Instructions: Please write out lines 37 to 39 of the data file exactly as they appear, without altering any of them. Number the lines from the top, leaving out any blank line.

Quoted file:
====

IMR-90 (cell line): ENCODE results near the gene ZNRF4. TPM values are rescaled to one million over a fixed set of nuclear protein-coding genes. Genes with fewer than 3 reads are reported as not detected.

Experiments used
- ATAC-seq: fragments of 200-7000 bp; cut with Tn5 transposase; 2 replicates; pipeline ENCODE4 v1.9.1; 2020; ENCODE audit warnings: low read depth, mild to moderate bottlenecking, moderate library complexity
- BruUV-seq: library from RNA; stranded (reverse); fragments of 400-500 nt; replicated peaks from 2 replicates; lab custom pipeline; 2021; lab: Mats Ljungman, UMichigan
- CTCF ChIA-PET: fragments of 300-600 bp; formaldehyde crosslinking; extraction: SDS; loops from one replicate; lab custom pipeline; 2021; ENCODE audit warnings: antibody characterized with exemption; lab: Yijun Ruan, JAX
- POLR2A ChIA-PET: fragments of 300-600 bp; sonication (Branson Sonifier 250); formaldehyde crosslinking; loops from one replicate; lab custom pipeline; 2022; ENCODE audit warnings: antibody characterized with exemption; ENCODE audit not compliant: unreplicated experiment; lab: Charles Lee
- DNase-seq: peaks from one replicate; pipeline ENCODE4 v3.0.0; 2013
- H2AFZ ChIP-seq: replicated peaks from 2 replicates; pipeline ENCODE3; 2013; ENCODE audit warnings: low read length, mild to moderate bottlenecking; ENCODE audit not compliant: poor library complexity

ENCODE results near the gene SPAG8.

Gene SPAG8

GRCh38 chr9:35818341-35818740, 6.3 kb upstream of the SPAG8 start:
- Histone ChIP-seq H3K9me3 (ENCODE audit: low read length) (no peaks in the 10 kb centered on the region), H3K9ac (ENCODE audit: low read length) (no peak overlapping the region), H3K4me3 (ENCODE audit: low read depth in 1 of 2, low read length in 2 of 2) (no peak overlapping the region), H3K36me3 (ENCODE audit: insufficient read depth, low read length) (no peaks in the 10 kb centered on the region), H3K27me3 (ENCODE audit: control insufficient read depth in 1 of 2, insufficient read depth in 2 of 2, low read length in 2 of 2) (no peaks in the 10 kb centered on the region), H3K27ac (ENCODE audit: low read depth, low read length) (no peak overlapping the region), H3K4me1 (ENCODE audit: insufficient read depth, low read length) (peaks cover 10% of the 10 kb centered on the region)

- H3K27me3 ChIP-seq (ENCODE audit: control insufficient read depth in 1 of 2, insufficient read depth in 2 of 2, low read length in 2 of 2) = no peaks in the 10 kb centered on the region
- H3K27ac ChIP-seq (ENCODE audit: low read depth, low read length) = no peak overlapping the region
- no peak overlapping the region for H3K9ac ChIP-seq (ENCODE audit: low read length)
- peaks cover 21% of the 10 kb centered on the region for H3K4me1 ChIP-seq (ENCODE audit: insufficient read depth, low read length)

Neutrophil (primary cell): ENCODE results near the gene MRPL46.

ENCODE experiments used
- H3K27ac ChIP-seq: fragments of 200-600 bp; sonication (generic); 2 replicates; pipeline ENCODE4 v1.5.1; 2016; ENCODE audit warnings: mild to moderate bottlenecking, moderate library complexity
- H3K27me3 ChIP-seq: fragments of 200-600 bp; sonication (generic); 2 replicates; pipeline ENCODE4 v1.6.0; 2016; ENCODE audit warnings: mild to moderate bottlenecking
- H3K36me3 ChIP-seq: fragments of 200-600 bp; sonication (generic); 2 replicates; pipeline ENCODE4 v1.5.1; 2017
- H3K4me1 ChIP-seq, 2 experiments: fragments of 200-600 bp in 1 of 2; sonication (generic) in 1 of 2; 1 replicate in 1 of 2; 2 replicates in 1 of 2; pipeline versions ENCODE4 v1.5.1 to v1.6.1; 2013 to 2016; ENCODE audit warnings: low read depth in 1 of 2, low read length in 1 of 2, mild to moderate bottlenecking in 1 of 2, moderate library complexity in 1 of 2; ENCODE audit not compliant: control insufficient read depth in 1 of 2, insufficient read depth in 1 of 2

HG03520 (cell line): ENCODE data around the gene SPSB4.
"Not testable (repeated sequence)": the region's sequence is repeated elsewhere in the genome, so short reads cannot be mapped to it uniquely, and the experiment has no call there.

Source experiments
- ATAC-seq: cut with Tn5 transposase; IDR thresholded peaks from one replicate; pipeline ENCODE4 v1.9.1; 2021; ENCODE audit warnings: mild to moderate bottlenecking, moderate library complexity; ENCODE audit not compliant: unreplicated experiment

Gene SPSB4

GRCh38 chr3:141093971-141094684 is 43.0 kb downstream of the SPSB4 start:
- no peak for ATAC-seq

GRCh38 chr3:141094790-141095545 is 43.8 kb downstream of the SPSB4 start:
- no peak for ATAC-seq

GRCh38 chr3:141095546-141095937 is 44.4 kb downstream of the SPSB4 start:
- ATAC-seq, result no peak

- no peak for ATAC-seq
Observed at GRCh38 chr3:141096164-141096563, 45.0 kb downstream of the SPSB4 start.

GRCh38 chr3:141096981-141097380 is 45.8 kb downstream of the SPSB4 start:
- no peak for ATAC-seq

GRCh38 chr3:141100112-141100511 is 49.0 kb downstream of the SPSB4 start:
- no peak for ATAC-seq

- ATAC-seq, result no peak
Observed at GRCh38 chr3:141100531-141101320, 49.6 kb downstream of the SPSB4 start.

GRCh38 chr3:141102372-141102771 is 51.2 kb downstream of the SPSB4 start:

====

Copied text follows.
- no peak for ATAC-seq

GRCh38 chr3:141100112-141100511 is 49.0 kb downstream of the SPSB4 start:
- no peak for ATAC-seq